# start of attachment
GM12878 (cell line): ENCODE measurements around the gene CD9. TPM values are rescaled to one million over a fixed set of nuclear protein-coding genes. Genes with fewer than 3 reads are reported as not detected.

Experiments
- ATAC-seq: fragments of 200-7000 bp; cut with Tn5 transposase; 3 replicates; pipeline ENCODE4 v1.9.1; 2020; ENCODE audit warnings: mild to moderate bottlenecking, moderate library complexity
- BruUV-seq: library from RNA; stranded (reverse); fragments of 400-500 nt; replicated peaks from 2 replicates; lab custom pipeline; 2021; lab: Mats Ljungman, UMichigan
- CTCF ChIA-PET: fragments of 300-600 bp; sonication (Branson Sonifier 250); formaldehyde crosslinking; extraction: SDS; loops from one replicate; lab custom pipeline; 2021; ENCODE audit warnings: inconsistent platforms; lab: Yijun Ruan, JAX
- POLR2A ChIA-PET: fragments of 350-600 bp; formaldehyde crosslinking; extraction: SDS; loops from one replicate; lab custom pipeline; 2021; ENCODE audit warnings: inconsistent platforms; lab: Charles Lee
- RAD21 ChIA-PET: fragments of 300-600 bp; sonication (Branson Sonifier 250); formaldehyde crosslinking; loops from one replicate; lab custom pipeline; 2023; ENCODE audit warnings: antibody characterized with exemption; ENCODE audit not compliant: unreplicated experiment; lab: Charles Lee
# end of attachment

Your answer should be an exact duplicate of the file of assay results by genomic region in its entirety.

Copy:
GM12878 (cell line): ENCODE measurements around the gene CD9. TPM values are rescaled to one million over a fixed set of nuclear protein-coding genes. Genes with fewer than 3 reads are reported as not detected.

Experiments
- ATAC-seq: fragments of 200-7000 bp; cut with Tn5 transposase; 3 replicates; pipeline ENCODE4 v1.9.1; 2020; ENCODE audit warnings: mild to moderate bottlenecking, moderate library complexity
- BruUV-seq: library from RNA; stranded (reverse); fragments of 400-500 nt; replicated peaks from 2 replicates; lab custom pipeline; 2021; lab: Mats Ljungman, UMichigan
- CTCF ChIA-PET: fragments of 300-600 bp; sonication (Branson Sonifier 250); formaldehyde crosslinking; extraction: SDS; loops from one replicate; lab custom pipeline; 2021; ENCODE audit warnings: inconsistent platforms; lab: Yijun Ruan, JAX
- POLR2A ChIA-PET: fragments of 350-600 bp; formaldehyde crosslinking; extraction: SDS; loops from one replicate; lab custom pipeline; 2021; ENCODE audit warnings: inconsistent platforms; lab: Charles Lee
- RAD21 ChIA-PET: fragments of 300-600 bp; sonication (Branson Sonifier 250); formaldehyde crosslinking; loops from one replicate; lab custom pipeline; 2023; ENCODE audit warnings: antibody characterized with exemption; ENCODE audit not compliant: unreplicated experiment; lab: Charles Lee